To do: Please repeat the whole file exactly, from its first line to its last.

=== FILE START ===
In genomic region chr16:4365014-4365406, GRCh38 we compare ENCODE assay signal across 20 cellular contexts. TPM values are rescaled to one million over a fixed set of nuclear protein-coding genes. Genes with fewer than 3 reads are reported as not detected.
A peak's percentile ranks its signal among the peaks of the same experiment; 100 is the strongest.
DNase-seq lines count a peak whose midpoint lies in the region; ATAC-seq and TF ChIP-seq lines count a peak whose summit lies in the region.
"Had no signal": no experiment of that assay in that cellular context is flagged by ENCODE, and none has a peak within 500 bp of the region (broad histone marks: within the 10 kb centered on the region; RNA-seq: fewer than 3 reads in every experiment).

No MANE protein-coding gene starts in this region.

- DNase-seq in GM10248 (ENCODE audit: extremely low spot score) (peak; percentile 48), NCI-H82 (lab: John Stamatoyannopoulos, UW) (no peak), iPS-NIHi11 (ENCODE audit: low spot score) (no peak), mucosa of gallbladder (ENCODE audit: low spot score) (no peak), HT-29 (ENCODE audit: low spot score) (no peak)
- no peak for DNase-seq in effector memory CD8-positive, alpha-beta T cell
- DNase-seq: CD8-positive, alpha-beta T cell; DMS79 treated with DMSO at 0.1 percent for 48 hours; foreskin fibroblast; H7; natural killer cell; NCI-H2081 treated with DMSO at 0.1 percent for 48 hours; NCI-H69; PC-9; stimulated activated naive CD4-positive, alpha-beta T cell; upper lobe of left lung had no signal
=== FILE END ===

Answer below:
In genomic region chr16:4365014-4365406, GRCh38 we compare ENCODE assay signal across 20 cellular contexts. TPM values are rescaled to one million over a fixed set of nuclear protein-coding genes. Genes with fewer than 3 reads are reported as not detected.
A peak's percentile ranks its signal among the peaks of the same experiment; 100 is the strongest.
DNase-seq lines count a peak whose midpoint lies in the region; ATAC-seq and TF ChIP-seq lines count a peak whose summit lies in the region.
"Had no signal": no experiment of that assay in that cellular context is flagged by ENCODE, and none has a peak within 500 bp of the region (broad histone marks: within the 10 kb centered on the region; RNA-seq: fewer than 3 reads in every experiment).

No MANE protein-coding gene starts in this region.

- DNase-seq in GM10248 (ENCODE audit: extremely low spot score) (peak; percentile 48), NCI-H82 (lab: John Stamatoyannopoulos, UW) (no peak), iPS-NIHi11 (ENCODE audit: low spot score) (no peak), mucosa of gallbladder (ENCODE audit: low spot score) (no peak), HT-29 (ENCODE audit: low spot score) (no peak)
- no peak for DNase-seq in effector memory CD8-positive, alpha-beta T cell
- DNase-seq: CD8-positive, alpha-beta T cell; DMS79 treated with DMSO at 0.1 percent for 48 hours; foreskin fibroblast; H7; natural killer cell; NCI-H2081 treated with DMSO at 0.1 percent for 48 hours; NCI-H69; PC-9; stimulated activated naive CD4-positive, alpha-beta T cell; upper lobe of left lung had no signal